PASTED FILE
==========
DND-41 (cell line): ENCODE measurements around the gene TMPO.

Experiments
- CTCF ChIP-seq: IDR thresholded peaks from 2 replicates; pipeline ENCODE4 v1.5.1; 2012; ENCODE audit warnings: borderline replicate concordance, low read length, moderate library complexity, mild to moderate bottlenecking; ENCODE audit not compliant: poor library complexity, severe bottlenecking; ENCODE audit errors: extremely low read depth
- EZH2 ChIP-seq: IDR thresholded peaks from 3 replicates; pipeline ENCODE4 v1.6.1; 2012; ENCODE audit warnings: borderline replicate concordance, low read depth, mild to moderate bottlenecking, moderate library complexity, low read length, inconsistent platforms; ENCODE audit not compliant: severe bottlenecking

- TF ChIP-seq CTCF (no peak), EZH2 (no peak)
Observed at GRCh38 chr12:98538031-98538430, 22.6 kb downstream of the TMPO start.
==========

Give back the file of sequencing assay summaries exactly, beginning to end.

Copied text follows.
DND-41 (cell line): ENCODE measurements around the gene TMPO.

Experiments
- CTCF ChIP-seq: IDR thresholded peaks from 2 replicates; pipeline ENCODE4 v1.5.1; 2012; ENCODE audit warnings: borderline replicate concordance, low read length, moderate library complexity, mild to moderate bottlenecking; ENCODE audit not compliant: poor library complexity, severe bottlenecking; ENCODE audit errors: extremely low read depth
- EZH2 ChIP-seq: IDR thresholded peaks from 3 replicates; pipeline ENCODE4 v1.6.1; 2012; ENCODE audit warnings: borderline replicate concordance, low read depth, mild to moderate bottlenecking, moderate library complexity, low read length, inconsistent platforms; ENCODE audit not compliant: severe bottlenecking

- TF ChIP-seq CTCF (no peak), EZH2 (no peak)
Observed at GRCh38 chr12:98538031-98538430, 22.6 kb downstream of the TMPO start.